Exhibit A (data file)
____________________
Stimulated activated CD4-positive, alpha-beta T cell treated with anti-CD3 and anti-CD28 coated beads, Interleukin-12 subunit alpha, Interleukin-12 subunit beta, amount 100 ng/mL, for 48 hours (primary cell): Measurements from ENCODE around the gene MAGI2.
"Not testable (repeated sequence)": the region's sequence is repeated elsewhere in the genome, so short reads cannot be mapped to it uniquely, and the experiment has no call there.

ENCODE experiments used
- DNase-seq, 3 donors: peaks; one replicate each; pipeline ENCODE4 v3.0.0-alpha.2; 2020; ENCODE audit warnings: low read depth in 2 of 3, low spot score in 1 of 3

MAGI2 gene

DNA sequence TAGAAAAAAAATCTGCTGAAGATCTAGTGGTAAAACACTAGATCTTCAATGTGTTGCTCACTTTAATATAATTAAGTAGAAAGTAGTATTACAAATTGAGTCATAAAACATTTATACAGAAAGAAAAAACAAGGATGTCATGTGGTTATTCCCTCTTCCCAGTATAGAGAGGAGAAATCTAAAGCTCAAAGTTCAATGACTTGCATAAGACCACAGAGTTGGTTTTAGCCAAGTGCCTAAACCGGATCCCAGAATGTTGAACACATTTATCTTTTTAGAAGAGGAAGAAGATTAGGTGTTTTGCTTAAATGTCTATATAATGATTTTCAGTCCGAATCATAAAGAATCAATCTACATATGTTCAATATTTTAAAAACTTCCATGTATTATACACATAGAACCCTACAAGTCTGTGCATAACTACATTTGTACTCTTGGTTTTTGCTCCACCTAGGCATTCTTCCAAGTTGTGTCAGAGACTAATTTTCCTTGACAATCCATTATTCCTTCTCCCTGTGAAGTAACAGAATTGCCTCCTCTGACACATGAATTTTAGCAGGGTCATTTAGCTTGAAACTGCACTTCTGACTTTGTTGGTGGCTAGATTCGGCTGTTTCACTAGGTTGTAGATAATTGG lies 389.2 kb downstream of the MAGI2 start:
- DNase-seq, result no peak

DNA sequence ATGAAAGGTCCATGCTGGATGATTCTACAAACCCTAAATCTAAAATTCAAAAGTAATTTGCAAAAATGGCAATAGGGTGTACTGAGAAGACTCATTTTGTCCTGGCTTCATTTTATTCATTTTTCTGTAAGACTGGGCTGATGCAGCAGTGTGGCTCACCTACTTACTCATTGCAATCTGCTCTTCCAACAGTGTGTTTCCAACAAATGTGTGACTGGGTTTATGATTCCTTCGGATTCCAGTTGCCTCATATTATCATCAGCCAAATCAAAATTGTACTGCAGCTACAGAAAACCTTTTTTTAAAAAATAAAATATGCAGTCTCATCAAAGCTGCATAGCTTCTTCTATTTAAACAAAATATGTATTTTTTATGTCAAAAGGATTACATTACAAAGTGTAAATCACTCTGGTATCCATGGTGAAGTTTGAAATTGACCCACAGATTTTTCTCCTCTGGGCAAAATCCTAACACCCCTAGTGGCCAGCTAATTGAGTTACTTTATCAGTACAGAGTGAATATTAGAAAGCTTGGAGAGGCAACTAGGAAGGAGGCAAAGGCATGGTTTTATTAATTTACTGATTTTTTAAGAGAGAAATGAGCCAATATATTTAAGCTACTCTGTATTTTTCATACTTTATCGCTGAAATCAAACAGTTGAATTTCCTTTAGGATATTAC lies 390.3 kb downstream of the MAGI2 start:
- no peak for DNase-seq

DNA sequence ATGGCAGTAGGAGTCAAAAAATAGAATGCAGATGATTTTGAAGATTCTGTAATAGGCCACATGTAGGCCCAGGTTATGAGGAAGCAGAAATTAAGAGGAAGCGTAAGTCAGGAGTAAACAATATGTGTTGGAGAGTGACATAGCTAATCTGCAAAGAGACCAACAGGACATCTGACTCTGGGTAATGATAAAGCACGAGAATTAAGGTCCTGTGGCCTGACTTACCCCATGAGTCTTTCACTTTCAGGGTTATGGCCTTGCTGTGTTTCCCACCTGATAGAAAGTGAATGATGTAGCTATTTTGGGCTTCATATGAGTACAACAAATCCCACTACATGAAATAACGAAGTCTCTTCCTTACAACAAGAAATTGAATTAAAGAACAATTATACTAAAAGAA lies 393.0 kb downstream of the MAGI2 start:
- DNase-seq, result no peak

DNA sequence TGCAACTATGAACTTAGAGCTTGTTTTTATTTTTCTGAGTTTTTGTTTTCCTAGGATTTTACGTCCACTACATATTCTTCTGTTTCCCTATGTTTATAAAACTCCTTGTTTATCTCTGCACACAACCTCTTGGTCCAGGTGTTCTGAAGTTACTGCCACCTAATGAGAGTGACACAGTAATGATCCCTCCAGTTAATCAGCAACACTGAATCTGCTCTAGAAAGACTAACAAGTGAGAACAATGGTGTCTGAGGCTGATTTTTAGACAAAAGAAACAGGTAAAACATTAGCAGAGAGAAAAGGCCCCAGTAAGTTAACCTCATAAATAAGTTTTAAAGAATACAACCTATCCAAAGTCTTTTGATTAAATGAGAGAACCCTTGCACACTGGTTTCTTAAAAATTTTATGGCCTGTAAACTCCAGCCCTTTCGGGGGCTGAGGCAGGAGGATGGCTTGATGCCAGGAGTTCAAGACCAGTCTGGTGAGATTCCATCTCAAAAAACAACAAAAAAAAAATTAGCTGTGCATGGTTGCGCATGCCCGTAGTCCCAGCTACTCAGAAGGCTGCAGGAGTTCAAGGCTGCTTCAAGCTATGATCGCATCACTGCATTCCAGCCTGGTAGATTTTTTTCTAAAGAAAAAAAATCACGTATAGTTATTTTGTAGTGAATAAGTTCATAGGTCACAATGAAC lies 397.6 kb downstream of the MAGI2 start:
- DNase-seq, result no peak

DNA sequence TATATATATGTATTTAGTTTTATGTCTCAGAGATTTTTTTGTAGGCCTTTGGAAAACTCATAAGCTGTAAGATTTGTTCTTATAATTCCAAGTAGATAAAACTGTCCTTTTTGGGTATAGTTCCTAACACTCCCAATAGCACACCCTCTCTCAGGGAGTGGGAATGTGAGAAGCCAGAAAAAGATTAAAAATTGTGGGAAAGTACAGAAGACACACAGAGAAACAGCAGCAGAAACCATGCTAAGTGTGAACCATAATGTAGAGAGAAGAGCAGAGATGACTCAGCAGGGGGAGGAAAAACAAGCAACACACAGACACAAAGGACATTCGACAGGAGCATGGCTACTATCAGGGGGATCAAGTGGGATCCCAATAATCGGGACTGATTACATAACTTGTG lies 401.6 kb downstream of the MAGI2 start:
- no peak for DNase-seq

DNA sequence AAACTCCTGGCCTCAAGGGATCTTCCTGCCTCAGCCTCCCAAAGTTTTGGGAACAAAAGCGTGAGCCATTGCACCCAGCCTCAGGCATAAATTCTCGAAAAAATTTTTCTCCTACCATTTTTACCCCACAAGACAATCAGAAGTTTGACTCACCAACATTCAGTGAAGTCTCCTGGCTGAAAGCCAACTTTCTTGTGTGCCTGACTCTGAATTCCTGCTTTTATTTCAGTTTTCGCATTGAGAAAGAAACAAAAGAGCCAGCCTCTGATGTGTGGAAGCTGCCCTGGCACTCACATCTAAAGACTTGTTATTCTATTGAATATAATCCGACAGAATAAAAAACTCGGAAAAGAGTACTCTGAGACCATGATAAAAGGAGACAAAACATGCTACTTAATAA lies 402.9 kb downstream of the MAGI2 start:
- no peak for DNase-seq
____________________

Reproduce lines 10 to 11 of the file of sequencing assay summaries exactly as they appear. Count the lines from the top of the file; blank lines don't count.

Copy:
DNA sequence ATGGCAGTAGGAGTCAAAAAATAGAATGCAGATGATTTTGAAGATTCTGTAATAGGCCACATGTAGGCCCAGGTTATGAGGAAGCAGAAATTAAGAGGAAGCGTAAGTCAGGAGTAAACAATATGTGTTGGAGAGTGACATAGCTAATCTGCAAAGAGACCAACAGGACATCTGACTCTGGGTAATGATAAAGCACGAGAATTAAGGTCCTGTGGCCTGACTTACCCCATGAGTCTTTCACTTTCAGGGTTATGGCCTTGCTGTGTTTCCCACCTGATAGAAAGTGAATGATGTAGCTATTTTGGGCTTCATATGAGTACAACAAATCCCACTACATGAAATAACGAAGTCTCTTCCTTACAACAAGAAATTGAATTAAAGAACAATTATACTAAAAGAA lies 393.0 kb downstream of the MAGI2 start:
- DNase-seq, result no peak